TST and prostate cancer risk
In men without prostate cancer
If elevated testosterone levels are associ-
ated with an increased risk of prostate
cancer, analysis of data from clinical trials
performed to evaluate the efficacy of TST
should provide useful insight into the
relationship between TST and the incidence
of prostate cancer among men at histori-
cally average risk of this disease. With this
in mind, a meta-analysis of 19 placebo-
controlled TST studies in men with low
or low–normal serum testosterone levels
found no statistically significant difference
in prostate cancer incidence, PSA levels, or
urinary symptom scores in men treated with
TST, compared with placebo.
Pooled mean
testosterone levels for the men included in
these studies before therapy were 344 ng/dl
and 320 ng/dl for placebo and testosterone
treated groups, respectively;
after treat-
ment, mean testosterone levels were
339 ng/dl and 536 ng/dl, respectively.
both groups, the initial serum PSA level
was 1.3 ng/dl, and men in the TST cohorts
of the studies analysed had an increase in
PSA of only 0.3 ng/dl, on average, after
This meta-analysis demon-
strated a pooled event rate for the diagno-
sis of prostate cancer of 8.3 and 9.2 events
per 1,000 patient-years for patients treated
with placebo and testosterone, respectively
(OR 1.09, 95% CI 0.48–2.49).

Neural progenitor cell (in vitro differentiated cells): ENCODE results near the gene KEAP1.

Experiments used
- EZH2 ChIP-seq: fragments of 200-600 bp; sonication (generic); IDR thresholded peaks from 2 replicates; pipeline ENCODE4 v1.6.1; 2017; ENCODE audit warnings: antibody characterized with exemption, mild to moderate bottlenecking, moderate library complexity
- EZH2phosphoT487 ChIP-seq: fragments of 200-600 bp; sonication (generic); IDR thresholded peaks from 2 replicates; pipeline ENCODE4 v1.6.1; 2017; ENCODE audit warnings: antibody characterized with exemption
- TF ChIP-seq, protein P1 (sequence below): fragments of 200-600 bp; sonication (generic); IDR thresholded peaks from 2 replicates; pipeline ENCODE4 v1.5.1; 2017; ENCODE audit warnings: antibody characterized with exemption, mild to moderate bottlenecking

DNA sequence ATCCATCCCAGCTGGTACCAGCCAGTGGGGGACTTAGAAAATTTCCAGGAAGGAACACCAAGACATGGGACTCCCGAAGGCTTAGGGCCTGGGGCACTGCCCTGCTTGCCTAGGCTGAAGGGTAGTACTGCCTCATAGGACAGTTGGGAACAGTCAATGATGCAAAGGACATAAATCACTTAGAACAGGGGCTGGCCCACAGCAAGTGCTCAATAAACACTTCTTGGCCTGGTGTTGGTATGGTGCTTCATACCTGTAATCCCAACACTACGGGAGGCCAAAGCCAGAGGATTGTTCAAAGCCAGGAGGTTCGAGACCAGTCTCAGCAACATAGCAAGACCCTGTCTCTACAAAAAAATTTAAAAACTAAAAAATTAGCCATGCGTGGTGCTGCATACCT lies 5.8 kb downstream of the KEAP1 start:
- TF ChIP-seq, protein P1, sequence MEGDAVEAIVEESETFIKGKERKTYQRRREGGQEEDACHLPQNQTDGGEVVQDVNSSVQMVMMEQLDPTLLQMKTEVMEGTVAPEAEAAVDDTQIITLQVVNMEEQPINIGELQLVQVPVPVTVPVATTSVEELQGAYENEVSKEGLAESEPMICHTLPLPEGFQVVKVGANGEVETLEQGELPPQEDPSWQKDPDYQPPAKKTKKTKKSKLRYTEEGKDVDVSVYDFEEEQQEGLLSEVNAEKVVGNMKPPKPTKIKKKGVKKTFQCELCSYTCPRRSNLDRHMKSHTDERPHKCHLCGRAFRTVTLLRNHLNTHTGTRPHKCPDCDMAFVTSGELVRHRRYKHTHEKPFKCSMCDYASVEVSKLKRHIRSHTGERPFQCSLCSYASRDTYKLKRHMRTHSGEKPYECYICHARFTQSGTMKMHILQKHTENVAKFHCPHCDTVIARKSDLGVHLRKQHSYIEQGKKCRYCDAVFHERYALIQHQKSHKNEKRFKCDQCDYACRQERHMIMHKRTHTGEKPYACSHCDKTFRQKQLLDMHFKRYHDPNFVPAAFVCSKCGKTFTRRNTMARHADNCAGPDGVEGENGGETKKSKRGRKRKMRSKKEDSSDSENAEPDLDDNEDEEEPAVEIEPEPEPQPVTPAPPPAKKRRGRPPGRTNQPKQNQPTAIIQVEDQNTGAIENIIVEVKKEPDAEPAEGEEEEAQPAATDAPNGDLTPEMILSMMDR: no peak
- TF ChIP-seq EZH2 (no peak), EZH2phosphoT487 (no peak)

In addition,
events constituting either an increase in
serum PSA of ≥1.5 ng/ml or achievement
of a PSA level >4 ng/ml was identified at
a frequency of 41.6 and 57.1 events per
1,000 patient-years for the placebo-treated
and testosterone-treated patients, respec-
tively (OR 1.19, 95% CI 0.67–2.09). In
addition, a review of seven published trials
evaluating TST found the rate of prostate
cancer in testosterone-treated patients to be
similar to the rate observed in population-
screening trials.
Together, these findings
suggest that TST therapy has a limited, if
any, clinically relevant effect on prostate-
cancer risk in individuals with low–normal
baseline testosterone levels.
In men at risk of prostate cancer
Patients with HGPIN detected in a single
sextant prostate biopsy sample have a
25–30% chance of a prostate cancer diag-
nosis upon subsequent biopsies. García-
et al.
prospectively analysed 82
men diagnosed with HGPIN, and found
a signifi cant positive correlation of both
low bioavailable—unbound or albumin-
bound (that is, testosterone not bound to
high-affinity testosterone-binding proteins
such as sex hormone-binding globulin)
—testosterone and low free serum testos-
terone levels in serum with a subsequent
prostate-cancer diagnosis (
0.04 for both
free and bioavailable testosterone). This
finding provides further evidence indicat-
ing that low serum testosterone, rather than
high testosterone levels, might be a risk
factor for prostate cancer.
Additionally, Rhoden
et al.
75 hypogonadal men treated with TST for
12 months; all the men included underwent
a prostate biopsy before beginning TST, and
20 men had HGPIN based on this initial
After a 1-year follow-up period,
the investigators found no statistically
signifi cant change in PSA levels in men
with normal biopsy results versus men with
evidence of HGPIN in the initial biopsy
One patient with HGPIN was
later found to have prostate cancer based
on an abnormal DRE.
The authors con-
cluded that hypogonadal men with HGPIN
on biopsy did not have an increased risk
of prostate cancer after TST compared to
men with a normal prostate biopsy.
data suggest that TST does not increase the